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Electronic Health Records

SIU School of Medicine, Memorial Medical Center and St. John’s Hospital work together in a three way partnership to provide your residency education.  However, because they are three distinct institutions, each partner has its own electronic health record.  In the long term, being fluent in multiple EHR systems is actually an advantage; in the short term, it means your learning curve will include learning three new systems.  The systems and contact numbers for assistance are: 

  • Memorial: Power Chart – Medical Informatics Office at 217-757-2288; Chart completion: Call Medical Records Deficiency at 217-788-4821; dictation issues call Transcription/Tech Team at 217-788-4103
  • St. John’s/Epic – Physician Informatics Lab at 217-544-6464 ext. 67455, Helpdesk at 877-403-4357 or extension 44980 (login assitance), HIM (Medical Records) at 217-757-6315
  • SIU School of Medicine clinics/Touchworks –EHR Help Desk at 217-545-4357, techsupport@siumed.edu or clinicalinformatics@siumed.edu

It is tempting to think of progress notes and other clinical documentation as “busy work” or “service”. This is inaccurate. Written communication of your findings, plan and reasoning process is a vital part of patient care. During your training at SIU and your career, you will utilize multiple different EHRs. An EHR can provide efficiency in documentation, but they must be used correctly and with caution.

Important things to remember when working in EHR

  1. Be sure you are in the correct patient's record.
  2. Timely, accurate and honest reporting of information.  Most EHRs allow you to pull your note from the previous encounter and "cut and paste".  Be very careful with this function.  It is easy to forward information that is no longer valid.
  3. Diagnostic thinking and assessment plan.  Please keep in mind that is likely the first, and often only, section others will read in your note.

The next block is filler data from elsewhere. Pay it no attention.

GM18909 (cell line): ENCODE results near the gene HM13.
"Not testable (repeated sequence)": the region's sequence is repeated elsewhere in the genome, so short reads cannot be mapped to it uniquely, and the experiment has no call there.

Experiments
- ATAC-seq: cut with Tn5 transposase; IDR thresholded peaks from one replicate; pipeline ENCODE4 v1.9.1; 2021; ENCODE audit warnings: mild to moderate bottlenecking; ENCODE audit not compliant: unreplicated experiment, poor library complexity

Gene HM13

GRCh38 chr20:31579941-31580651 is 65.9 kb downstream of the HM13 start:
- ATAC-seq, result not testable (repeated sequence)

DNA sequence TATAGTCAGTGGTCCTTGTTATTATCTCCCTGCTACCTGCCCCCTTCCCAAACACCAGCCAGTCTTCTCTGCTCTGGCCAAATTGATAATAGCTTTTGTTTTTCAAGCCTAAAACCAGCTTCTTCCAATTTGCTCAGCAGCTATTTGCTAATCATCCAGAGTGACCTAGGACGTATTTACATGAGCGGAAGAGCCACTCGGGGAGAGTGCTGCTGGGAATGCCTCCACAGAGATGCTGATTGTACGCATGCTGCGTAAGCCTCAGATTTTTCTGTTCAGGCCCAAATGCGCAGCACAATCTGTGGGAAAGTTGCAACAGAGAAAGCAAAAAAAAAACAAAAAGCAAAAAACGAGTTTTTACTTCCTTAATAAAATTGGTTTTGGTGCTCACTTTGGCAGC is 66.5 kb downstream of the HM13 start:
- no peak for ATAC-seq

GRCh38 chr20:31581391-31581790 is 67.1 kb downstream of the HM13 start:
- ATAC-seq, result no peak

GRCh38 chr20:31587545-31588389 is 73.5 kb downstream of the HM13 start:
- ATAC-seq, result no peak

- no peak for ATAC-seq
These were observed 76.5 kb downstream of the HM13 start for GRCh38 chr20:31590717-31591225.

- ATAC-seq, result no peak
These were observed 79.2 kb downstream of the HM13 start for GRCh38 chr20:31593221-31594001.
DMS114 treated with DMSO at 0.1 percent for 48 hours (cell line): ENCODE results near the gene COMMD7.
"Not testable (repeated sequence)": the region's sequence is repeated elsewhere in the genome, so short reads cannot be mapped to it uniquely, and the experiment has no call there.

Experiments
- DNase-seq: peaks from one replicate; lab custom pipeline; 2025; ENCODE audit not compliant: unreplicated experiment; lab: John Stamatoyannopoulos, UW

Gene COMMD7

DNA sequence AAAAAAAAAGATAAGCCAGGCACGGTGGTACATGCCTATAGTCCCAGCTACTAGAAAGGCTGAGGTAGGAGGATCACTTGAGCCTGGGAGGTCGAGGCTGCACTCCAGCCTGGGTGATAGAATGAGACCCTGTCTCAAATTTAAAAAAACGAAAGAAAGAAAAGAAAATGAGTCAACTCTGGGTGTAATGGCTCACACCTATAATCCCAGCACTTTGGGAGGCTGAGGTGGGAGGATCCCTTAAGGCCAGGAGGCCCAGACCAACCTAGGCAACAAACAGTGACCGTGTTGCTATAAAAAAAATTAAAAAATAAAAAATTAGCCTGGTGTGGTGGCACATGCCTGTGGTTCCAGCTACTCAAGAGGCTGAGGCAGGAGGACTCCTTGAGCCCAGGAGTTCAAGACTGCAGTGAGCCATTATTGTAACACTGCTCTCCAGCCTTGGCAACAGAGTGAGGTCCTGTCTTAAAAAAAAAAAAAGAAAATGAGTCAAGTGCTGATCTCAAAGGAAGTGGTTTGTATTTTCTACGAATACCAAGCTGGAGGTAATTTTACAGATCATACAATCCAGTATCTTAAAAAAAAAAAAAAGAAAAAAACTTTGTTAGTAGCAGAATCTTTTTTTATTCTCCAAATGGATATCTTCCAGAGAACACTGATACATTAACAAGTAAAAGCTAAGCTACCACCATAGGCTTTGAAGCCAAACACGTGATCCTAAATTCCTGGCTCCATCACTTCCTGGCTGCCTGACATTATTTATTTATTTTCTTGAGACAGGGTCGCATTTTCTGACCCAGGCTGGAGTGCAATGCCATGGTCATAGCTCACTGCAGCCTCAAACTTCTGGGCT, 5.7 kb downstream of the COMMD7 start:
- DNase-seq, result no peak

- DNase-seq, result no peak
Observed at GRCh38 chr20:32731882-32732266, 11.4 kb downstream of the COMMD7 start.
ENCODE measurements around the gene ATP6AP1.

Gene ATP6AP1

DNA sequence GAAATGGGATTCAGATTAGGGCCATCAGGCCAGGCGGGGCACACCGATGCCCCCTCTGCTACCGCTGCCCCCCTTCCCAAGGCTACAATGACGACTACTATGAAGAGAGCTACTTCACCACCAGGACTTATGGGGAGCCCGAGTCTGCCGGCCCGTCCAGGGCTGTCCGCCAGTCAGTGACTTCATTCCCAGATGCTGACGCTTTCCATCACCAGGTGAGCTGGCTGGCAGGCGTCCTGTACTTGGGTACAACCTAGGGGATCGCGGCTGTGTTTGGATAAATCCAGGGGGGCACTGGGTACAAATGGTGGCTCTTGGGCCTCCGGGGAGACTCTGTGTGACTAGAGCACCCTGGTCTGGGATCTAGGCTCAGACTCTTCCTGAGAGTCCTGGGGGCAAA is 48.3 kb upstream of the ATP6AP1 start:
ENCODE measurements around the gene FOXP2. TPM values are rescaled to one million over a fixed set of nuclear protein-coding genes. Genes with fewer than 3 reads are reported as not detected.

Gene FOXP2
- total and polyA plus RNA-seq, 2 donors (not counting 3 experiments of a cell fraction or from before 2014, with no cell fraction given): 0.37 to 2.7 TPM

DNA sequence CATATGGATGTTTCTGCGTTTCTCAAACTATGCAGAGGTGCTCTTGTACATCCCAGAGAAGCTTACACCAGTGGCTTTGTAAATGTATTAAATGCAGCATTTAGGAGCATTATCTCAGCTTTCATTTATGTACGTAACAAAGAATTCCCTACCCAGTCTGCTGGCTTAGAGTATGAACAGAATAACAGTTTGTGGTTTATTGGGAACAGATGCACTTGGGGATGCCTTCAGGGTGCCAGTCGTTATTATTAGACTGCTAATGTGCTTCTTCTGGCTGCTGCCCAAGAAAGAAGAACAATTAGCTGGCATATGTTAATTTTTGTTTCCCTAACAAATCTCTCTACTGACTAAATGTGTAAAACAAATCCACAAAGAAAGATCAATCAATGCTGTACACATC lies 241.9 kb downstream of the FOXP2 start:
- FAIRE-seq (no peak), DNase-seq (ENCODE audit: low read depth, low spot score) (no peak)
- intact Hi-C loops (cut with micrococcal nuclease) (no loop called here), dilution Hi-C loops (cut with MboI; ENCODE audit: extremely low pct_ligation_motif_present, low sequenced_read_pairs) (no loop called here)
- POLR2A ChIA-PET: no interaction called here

4. Over documentation.  Including information that does not pertain to the visit/encounter is a liability and creates a lengthy note.
  5. Confirmation of accurate information.  With each visit/encounter, confirm that the information in all areas of the note is up to date so that no inappropriate or incorrect history gets perpetuated from one visit to the next.
  6. Completeness of note.  Do not forget to complete all important sections.
  7. Summary of diagnostic data. It is important to remember to consolidate the summary of a report into a note in a meaningful way. 
  8. Transparency.  Multiple people will read your notes.  Each individual needs to be able to easily interpret the course of care for the patient through clear concise documentation.
  9. Special areas of concern:
  • On any given progress note, only include history and exam findings you have actually performed. 
  • Pay particular attention to drug interactions and allergies provided by the system. (i.e. Active Problem List, Past Medical History, Past Surgical History, Allergies and Medications)
  • Always pay attention to EHR alerts regarding interactions between drugs. (i.e. Allergies, Drug to Drug interactions and Dose Alerts)
  • Double check the number of pills and refills when placing EHR prescriptions.
  • Checkbox lists make it easy to accidentally click the wrong order.  Double check before you place the order.
  • The chart notes you produce are professional documents and should look professional.
  • Ensure you are sending your notes for cosign / endorsement to your attending for them to sign. If you work for multiple attendings during a rotation, only send to the ONE attending to cosign that is on with you for that date.
  • Please use appropriate attestation statements for scripts, medical students and residents when applicable

Medical Student Documentation in EMR

Dictation Guidelines

Patient Records and Information

Legible Handwriting and Acceptable Abbreviations